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# Generic Math Part 2: Making an Interface with Operators

Published on 18 Oct 2022.

This is Part 2 in a series about generic math. You can view all parts here: Part 1 Part 2 Part 3 Part 4

In the previous post, we discussed the problem, which I’ll summarize again here. We could make this method to do a three-way addition:

``````public static float Add(float a, float b, float c)
{
return a + b + c;
}
``````

But we’d like to solve the problem for lots of types, not just `float`. We’d like it to work with `int`, `double`, and our own `Point` class.

While we could copy and paste and make similar `Add` methods for these other types, generics should allow us to make a single method that works on a wide variety of types.

The simplest solution is to simply make a generic method:

``````public static T Add<T>(T a, T b, T c) // COMPILER ERROR!
{
return a + b + c;
}
``````

But this doesn’t work because the compiler knows next to nothing about the type `T`, and it certainly can’t guarantee there is an addition operator on it, so we get a compiler error.

The typical solution here is to constrain the generic type parameter to something that has an addition operator. There is not a generic type constraint that lets you limit by available operators, but there is an option to constrain to specific interfaces, and we can put an operator in an interface.

So that’s the approach we’ll take.

Unfortunately, operators in interfaces is… complex. And ugly.

What would be nice to do is something like this:

``````public interface IAddable
{
static abstract Point operator +(Point a, Point b);
}
``````

That is actually valid syntax, but it isn’t what we want. It only supports adding two points (and could only be implemented by the `Point` type anyway).

Again, that’s what generics are for. We can enhance that code with generics. But again, the simple solution below isn’t quite good enough:

``````pulbic interface IAddable<T> // Compiler error!
{
static abstract T operator +(T a, T b);
}
``````

We’re much closer, but this version doesn’t even compile. The problem is that you cannot define an operator inside of a type unless one of the operands is the type in question. In this case, we’re defining an operator in a type called `IAddable<T>`, but the operands are both of type `T`!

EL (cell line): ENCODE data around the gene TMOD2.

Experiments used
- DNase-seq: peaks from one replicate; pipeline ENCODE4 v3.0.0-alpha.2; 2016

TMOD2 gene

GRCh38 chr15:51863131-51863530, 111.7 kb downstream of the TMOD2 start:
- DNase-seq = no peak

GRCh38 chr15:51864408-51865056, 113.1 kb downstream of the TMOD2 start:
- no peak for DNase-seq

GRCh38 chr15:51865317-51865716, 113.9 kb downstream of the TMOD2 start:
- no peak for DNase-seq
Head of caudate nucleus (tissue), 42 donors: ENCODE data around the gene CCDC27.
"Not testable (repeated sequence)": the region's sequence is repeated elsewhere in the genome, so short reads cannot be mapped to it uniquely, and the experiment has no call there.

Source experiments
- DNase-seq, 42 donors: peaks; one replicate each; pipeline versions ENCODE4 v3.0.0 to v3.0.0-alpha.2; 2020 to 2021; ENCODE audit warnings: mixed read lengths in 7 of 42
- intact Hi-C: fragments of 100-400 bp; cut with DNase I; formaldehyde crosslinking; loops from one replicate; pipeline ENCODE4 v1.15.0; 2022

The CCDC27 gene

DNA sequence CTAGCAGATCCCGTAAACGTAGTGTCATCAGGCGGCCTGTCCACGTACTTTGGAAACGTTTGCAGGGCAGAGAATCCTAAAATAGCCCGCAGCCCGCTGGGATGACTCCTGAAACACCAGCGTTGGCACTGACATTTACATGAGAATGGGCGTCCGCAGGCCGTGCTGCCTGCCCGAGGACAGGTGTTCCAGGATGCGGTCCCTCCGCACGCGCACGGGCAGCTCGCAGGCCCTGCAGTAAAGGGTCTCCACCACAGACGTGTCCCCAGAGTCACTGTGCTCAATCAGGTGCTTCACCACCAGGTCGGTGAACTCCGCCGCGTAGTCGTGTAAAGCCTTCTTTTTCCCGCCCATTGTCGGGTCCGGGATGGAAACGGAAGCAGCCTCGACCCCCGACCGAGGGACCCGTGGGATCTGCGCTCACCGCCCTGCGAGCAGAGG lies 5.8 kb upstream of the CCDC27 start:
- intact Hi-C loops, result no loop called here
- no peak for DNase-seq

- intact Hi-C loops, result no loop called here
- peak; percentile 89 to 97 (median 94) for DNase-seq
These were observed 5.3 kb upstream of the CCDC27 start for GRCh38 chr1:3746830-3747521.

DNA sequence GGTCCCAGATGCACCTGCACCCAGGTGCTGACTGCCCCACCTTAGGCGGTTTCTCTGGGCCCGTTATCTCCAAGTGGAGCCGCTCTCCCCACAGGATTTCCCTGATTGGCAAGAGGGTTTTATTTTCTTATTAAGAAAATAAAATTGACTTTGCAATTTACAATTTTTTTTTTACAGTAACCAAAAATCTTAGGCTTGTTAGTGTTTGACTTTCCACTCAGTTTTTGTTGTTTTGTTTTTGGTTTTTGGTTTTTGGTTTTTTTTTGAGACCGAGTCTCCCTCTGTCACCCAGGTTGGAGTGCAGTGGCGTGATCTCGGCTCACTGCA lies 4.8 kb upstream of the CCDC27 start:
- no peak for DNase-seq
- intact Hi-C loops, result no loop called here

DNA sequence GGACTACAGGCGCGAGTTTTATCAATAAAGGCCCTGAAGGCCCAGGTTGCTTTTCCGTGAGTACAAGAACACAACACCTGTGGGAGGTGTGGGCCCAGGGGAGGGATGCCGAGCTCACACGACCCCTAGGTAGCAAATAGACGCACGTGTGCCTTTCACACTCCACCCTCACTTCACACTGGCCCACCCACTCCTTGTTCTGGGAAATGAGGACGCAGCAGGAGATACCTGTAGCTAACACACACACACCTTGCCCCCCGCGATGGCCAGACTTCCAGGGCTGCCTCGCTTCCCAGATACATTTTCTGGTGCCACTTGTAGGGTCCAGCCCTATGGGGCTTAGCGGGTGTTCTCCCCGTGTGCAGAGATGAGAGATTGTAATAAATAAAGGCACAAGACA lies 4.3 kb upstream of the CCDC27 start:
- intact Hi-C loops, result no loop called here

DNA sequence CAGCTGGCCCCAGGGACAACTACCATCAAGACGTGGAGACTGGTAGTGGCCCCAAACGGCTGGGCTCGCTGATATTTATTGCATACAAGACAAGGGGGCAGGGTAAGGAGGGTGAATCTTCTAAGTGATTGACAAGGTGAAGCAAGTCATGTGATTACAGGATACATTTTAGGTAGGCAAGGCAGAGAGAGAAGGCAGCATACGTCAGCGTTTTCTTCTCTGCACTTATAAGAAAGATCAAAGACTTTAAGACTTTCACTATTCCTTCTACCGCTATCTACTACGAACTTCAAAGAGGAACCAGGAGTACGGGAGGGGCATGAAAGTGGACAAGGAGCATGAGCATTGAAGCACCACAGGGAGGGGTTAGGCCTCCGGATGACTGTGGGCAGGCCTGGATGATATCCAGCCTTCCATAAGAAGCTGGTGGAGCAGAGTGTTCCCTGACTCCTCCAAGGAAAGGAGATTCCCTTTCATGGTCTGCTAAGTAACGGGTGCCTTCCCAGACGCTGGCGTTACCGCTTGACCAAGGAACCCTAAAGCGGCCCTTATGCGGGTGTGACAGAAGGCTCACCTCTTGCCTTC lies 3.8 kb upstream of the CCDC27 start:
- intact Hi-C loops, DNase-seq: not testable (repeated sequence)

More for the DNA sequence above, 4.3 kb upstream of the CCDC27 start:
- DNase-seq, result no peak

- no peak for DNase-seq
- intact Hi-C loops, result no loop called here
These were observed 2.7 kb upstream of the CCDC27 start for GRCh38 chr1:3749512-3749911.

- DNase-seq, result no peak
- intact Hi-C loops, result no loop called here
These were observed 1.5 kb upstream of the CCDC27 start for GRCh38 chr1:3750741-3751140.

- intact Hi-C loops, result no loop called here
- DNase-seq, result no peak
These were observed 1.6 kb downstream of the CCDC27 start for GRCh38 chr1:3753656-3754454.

It doesn’t work!

We’d need to ensure that `T` is also of the type `IAddable`. But we can actually do that with yet another constraint. The version below actually works:

``````public interface IAddable<T> where T : IAddable<T>
{
static abstract T operator +(T a, T b);
}
``````

That `where T : IAddable<T>` is mildly annoying, but it will ensure that any argument for `T` implements `IAddable<T>`.

The next thing to do is make our `Point` class implement this interface:

``````public class Point : IAddable<Point>
{
public float X { get; }
public float Y { get; }
public Point(float x, float y) { X = x; Y = y; }
public static Point operator +(Point a, Point b) =>
new Point(a.X + b.Y, a.Y + b.Y);
}
``````

We already had the operator’s definition in there, but that version satisfies what is demanded by `IAddable<Point>`, so we should be good.

Now we can update our `Add` method to constrain it to using only types that implement `IAddable<T>`:

``````public static T Add<T>(T a, T b, T c) where T : IAddable<T>
{
return a + b + c;
}
``````

And now this method can be called like so:

``````Point sum = Add<Point>(new Point(1, 2), new Point(2, 1), new Point(-2, -2));
``````

Unfortunately, it cannot be called with the `float` type. The `float` type does not implement `IAddable<float>`, and we don’t own the definition of `float`, so we cannot change it to implement it.

There’s a solution to this, which we’ll see next time!

This is Part 2 in a series about generic math. You can view all parts here: Part 1 Part 2 Part 3 Part 4